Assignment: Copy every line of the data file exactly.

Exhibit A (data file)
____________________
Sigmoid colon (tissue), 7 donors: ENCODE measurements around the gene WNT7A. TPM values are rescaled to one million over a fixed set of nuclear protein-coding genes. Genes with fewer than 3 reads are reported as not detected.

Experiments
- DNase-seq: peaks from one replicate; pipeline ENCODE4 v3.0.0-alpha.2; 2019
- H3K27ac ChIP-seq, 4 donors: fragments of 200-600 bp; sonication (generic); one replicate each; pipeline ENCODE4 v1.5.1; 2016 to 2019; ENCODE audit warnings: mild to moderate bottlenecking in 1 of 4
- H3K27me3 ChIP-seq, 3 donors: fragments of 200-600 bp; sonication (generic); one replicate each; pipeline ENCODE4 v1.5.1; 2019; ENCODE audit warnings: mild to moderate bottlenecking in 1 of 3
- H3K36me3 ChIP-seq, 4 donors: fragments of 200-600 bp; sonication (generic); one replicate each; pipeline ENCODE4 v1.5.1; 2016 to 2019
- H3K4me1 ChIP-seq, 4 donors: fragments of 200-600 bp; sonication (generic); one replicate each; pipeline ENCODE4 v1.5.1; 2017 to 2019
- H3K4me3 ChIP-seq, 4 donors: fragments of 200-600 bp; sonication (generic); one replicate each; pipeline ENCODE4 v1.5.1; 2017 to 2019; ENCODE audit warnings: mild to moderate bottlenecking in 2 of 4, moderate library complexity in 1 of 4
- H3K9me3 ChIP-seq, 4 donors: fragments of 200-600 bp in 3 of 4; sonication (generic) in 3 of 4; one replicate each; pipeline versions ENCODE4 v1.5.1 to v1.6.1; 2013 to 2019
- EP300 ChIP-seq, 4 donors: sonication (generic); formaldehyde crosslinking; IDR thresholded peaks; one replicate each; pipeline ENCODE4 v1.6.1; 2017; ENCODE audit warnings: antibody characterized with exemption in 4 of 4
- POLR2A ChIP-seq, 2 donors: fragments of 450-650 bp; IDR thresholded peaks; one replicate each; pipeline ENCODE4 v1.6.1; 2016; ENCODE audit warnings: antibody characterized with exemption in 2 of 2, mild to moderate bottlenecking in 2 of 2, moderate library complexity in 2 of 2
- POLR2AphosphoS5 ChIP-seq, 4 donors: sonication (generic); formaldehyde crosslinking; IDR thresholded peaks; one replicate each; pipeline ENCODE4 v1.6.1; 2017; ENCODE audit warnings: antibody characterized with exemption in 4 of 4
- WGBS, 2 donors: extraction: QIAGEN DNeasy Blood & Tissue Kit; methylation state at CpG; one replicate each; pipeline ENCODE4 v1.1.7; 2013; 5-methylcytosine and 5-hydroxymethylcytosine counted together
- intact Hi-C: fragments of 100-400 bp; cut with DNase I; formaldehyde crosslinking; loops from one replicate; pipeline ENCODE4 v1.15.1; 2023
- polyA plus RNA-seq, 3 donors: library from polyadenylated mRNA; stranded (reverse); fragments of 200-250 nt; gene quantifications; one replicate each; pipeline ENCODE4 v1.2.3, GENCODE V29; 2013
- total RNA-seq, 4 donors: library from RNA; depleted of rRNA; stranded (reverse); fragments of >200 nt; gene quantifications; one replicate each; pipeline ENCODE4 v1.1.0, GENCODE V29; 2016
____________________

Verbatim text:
Sigmoid colon (tissue), 7 donors: ENCODE measurements around the gene WNT7A. TPM values are rescaled to one million over a fixed set of nuclear protein-coding genes. Genes with fewer than 3 reads are reported as not detected.

Experiments
- DNase-seq: peaks from one replicate; pipeline ENCODE4 v3.0.0-alpha.2; 2019
- H3K27ac ChIP-seq, 4 donors: fragments of 200-600 bp; sonication (generic); one replicate each; pipeline ENCODE4 v1.5.1; 2016 to 2019; ENCODE audit warnings: mild to moderate bottlenecking in 1 of 4
- H3K27me3 ChIP-seq, 3 donors: fragments of 200-600 bp; sonication (generic); one replicate each; pipeline ENCODE4 v1.5.1; 2019; ENCODE audit warnings: mild to moderate bottlenecking in 1 of 3
- H3K36me3 ChIP-seq, 4 donors: fragments of 200-600 bp; sonication (generic); one replicate each; pipeline ENCODE4 v1.5.1; 2016 to 2019
- H3K4me1 ChIP-seq, 4 donors: fragments of 200-600 bp; sonication (generic); one replicate each; pipeline ENCODE4 v1.5.1; 2017 to 2019
- H3K4me3 ChIP-seq, 4 donors: fragments of 200-600 bp; sonication (generic); one replicate each; pipeline ENCODE4 v1.5.1; 2017 to 2019; ENCODE audit warnings: mild to moderate bottlenecking in 2 of 4, moderate library complexity in 1 of 4
- H3K9me3 ChIP-seq, 4 donors: fragments of 200-600 bp in 3 of 4; sonication (generic) in 3 of 4; one replicate each; pipeline versions ENCODE4 v1.5.1 to v1.6.1; 2013 to 2019
- EP300 ChIP-seq, 4 donors: sonication (generic); formaldehyde crosslinking; IDR thresholded peaks; one replicate each; pipeline ENCODE4 v1.6.1; 2017; ENCODE audit warnings: antibody characterized with exemption in 4 of 4
- POLR2A ChIP-seq, 2 donors: fragments of 450-650 bp; IDR thresholded peaks; one replicate each; pipeline ENCODE4 v1.6.1; 2016; ENCODE audit warnings: antibody characterized with exemption in 2 of 2, mild to moderate bottlenecking in 2 of 2, moderate library complexity in 2 of 2
- POLR2AphosphoS5 ChIP-seq, 4 donors: sonication (generic); formaldehyde crosslinking; IDR thresholded peaks; one replicate each; pipeline ENCODE4 v1.6.1; 2017; ENCODE audit warnings: antibody characterized with exemption in 4 of 4
- WGBS, 2 donors: extraction: QIAGEN DNeasy Blood & Tissue Kit; methylation state at CpG; one replicate each; pipeline ENCODE4 v1.1.7; 2013; 5-methylcytosine and 5-hydroxymethylcytosine counted together
- intact Hi-C: fragments of 100-400 bp; cut with DNase I; formaldehyde crosslinking; loops from one replicate; pipeline ENCODE4 v1.15.1; 2023
- polyA plus RNA-seq, 3 donors: library from polyadenylated mRNA; stranded (reverse); fragments of 200-250 nt; gene quantifications; one replicate each; pipeline ENCODE4 v1.2.3, GENCODE V29; 2013
- total RNA-seq, 4 donors: library from RNA; depleted of rRNA; stranded (reverse); fragments of >200 nt; gene quantifications; one replicate each; pipeline ENCODE4 v1.1.0, GENCODE V29; 2016